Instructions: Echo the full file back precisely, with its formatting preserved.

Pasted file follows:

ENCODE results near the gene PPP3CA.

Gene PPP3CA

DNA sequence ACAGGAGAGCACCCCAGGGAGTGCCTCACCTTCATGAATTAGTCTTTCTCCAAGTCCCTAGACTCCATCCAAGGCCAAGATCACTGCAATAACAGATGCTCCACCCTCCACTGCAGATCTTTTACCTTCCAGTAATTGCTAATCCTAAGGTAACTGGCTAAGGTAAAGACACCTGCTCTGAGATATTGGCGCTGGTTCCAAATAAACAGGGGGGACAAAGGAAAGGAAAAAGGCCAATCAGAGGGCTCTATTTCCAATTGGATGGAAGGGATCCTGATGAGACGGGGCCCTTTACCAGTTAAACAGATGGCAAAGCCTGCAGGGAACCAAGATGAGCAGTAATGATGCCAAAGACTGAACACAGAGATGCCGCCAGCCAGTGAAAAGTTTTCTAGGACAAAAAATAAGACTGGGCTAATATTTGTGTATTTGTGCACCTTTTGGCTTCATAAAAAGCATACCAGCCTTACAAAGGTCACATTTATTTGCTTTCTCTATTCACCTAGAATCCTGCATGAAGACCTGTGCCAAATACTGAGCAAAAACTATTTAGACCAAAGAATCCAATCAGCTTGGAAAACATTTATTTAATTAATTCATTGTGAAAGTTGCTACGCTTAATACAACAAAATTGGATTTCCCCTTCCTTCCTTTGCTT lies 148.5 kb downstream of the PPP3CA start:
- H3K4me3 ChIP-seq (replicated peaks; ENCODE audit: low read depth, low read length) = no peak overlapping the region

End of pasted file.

ENCODE results near the gene PPP3CA.

Gene PPP3CA

DNA sequence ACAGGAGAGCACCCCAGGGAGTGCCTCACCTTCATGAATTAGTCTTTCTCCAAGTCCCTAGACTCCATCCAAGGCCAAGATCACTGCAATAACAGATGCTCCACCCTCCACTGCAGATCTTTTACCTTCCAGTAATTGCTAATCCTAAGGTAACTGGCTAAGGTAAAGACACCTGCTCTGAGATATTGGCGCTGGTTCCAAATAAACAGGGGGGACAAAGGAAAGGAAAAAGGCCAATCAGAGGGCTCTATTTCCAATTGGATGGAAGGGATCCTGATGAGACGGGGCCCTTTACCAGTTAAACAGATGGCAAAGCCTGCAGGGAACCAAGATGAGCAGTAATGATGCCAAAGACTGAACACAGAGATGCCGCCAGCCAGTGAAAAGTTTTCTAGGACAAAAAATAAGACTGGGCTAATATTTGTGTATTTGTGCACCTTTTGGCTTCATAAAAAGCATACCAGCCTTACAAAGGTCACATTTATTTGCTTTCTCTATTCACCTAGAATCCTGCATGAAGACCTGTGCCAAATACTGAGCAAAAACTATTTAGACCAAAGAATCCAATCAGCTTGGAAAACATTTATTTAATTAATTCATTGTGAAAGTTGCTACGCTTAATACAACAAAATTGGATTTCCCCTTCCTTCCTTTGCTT lies 148.5 kb downstream of the PPP3CA start:
- H3K4me3 ChIP-seq (replicated peaks; ENCODE audit: low read depth, low read length) = no peak overlapping the region